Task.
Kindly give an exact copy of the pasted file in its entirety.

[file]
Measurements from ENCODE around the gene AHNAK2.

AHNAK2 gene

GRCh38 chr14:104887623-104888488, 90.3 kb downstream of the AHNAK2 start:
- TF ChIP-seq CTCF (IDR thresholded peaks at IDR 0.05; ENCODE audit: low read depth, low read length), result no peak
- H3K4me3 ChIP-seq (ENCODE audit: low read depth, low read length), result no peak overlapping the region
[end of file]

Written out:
Measurements from ENCODE around the gene AHNAK2.

AHNAK2 gene

GRCh38 chr14:104887623-104888488, 90.3 kb downstream of the AHNAK2 start:
- TF ChIP-seq CTCF (IDR thresholded peaks at IDR 0.05; ENCODE audit: low read depth, low read length), result no peak
- H3K4me3 ChIP-seq (ENCODE audit: low read depth, low read length), result no peak overlapping the region